Shadow of Mordor
I remember when I was younger, I would play the Lord of the Rings games on my PS2. The Two Towers and Return of the King games were two of the most fun games I’ve ever played. And for the past several years I would occasionally think, “They should remake those”.
Well, Warner Brothers didn’t exactly fulfill my wish, but they did give me something to fill the void.
Shadow of Mordor is the LOTR game you didn’t know you wanted. Taking place somewhere between the end of The Hobbit and the beginning of The Fellowship of the Ring, you play as a Gondorian Ranger, Talion, who watches over the land of Mordor (where shadows lie) as Sauron’s forces begin to resurge and repopulate the country.
[Spoiler alert] You, your wife, and your son are killed immediately...
[Spoiler alert] ...and then you are reborn as an immortal wraith of vengeance.
If it seems a little convoluted, that’s because it kind of is. Plot-wise, the game is fairly flimsy and doesn’t really add anything substantial to the LOTR universe. Mostly, the plot serves as a context for the more engaging elements of the game. So I won’t talk a lot about the plot.
What I WILL talk about, though, is gameplay, because that’s where this entry into the world of LOTR truly shines.
Have you ever played any of the Arkham Batman games (the ones by Rocksteady)? Then you’ve got a pretty good idea of how Shadow of Mordor plays. If you haven’t, then shame on you. Rocksteady developed one of the most fluid combat systems of the decade for the Arkham games, and when Warner Brothers took over for Arkham: Origin, they commandeered a lot of the gameplay elements and implemented them in Shadow of Mordor. And I’m TOTALLY cool with that. Because in the end, why fix what isn’t broken?
You’re able to level up Talion by taking on the Orc/Uruk Hai forces in Mordor and using the experience to buy abilities that enhance your combo strings and make it easier to kill more Orcs/Uruks. For example, the Wraith Stun is an ability Talion has from the beginning which allows you to stun an enemy and get a massive combo chain on him. One of the upgrades for the Wraith Stun is the Wraith Cone, which allows the stun to affect multiple enemies in a -- you guessed it -- cone-shaped area. Other abilities include the Elf-Shot, which is basically a ghost-bow that lets you take down enemies from a distance; the ability to poison the Uruks’ alcohol supply; the ability to convert an enemy to fight for you; the ability to mount and ride the beasts of Mordor; and so on.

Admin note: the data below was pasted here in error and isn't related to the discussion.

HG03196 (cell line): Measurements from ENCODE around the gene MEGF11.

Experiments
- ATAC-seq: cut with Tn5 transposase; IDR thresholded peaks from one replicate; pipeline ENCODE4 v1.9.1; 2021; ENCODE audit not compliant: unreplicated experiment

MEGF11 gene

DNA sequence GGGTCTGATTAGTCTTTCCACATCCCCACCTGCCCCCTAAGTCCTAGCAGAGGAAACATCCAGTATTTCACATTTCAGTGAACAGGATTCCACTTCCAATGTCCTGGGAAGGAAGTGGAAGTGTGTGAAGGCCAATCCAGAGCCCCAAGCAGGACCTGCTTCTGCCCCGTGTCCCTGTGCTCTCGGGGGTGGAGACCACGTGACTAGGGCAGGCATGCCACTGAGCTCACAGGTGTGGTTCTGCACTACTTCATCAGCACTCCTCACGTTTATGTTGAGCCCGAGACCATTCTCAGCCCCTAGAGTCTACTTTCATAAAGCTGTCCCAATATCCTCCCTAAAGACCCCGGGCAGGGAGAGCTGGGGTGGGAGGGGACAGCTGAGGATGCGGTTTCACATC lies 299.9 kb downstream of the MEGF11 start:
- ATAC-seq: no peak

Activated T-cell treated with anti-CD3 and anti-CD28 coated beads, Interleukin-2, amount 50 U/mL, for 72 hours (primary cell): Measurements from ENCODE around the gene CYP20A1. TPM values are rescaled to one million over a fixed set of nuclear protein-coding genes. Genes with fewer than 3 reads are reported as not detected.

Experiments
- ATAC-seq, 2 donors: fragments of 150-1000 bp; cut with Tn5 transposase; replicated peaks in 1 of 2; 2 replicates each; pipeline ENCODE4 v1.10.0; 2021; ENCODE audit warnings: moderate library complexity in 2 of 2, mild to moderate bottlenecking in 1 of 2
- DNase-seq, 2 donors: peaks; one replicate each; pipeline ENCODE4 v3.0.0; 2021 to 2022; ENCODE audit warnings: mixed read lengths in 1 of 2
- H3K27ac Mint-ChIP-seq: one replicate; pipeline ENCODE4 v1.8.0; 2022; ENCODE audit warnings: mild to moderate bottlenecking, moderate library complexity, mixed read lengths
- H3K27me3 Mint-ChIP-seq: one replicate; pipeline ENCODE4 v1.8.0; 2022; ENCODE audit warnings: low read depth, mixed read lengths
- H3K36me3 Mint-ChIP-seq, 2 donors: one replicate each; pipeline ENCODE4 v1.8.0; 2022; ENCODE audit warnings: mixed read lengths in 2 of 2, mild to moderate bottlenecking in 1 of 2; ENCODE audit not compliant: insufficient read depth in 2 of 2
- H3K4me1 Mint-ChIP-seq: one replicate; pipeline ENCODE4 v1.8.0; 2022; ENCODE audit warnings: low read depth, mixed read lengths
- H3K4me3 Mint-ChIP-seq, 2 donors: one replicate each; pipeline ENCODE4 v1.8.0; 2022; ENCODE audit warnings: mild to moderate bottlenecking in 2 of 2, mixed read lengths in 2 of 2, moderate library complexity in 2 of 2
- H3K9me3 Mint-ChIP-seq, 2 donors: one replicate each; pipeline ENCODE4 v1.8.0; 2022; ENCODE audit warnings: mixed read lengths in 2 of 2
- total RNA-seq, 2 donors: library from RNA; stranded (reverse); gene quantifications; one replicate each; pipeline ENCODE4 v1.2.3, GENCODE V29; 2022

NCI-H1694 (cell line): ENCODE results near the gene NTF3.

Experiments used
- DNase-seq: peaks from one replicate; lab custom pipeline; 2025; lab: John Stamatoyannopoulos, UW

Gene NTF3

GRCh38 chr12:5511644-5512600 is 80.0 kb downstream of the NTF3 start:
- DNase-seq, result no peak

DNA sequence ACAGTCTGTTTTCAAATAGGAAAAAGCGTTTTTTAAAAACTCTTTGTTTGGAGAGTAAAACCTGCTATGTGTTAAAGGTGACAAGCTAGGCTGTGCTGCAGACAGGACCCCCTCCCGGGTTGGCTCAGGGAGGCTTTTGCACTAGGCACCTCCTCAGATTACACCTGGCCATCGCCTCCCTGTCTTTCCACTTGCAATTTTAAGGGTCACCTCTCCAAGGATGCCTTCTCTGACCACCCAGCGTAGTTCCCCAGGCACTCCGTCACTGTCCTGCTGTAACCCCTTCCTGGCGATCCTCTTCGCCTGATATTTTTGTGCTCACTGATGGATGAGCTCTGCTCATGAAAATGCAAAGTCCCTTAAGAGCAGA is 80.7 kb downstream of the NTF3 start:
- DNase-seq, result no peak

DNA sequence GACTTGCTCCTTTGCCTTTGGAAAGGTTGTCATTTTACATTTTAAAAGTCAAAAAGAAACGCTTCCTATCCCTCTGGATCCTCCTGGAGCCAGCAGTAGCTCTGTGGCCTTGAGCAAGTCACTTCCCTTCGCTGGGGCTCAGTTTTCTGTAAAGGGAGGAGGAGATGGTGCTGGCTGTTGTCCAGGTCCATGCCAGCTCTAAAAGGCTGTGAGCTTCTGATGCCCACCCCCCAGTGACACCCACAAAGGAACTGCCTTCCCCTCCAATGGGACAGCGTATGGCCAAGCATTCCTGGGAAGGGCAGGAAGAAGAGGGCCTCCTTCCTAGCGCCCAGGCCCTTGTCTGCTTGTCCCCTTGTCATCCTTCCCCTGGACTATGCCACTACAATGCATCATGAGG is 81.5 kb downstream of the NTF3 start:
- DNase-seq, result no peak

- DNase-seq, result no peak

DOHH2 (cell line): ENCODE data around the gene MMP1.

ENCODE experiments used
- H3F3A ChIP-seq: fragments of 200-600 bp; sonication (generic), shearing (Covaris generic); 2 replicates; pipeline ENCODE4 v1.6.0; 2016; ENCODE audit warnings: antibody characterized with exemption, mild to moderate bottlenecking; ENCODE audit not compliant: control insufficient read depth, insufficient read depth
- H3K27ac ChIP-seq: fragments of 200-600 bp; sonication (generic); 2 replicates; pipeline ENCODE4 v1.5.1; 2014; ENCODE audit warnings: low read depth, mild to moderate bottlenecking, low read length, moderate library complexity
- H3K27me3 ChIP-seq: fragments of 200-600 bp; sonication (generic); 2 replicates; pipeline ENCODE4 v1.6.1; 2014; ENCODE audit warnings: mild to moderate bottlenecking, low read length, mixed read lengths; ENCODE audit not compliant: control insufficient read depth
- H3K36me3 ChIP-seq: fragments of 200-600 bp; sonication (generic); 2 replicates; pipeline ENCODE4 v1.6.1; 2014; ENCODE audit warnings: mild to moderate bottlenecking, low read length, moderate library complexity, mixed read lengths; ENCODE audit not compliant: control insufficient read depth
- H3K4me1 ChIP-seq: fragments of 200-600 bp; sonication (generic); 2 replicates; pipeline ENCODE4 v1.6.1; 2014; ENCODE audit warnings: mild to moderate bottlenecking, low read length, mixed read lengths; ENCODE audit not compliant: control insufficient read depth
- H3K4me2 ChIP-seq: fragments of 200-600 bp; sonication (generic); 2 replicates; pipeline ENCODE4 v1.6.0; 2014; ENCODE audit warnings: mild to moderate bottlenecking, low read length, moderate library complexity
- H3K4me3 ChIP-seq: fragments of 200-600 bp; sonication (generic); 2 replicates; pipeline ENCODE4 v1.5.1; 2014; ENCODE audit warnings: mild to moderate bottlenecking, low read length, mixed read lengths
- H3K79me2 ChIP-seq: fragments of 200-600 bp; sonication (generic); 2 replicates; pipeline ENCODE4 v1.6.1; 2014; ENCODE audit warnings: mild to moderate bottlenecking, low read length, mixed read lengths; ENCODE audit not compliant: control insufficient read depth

My only gripe about the combat is that sometimes it’s hard to target the exact enemy you want to hit in the middle of a fray (because frays happen quite often because there are lots of Orcs and Uruks in Mordor) which can sometimes result in an unexpected death. Which brings me to my next point.
Death is impermanent in Shadow of Mordor, as in all video games, but it has a unique twist. In the game, you are an undying wraith of vengeance (as I said earlier). So when you “die” in game you don’t actually die. This means that when an Uruk kills you, they get promoted and they remember you. This is the “Nemesis System”. There are always a set number of Uruk/Orc captains in an area in Mordor. These are the commanding forces of the armies of Sauron, and they often have more abilities/strengths/weaknesses than your standard enemy. Each one is named. Every time you face one, there’s a possibility you’ve already fought him. Each time you fight an Uruk captain, there’s a chance that he’ll return with visible wounds and scars, and a bone to pick with Talion. When an Uruk manages to kill you (and it will happen), they’ll be promoted and given more abilities, which makes it a little more difficult to take revenge (which you will want to do). I would say that 70% of my gameplay in Shadow of Mordor has been hunting down and killing all the Captains that I end up finding. It’s a satisfying system that enables more enjoyable replayability.
Shadow of Mordor is an inventive, enjoyable experience. It may not be as LOTR-immersing as past installations into the universe, but it’ll satisfy your Orc-killing desires just fine.
I’ll give this game an A-.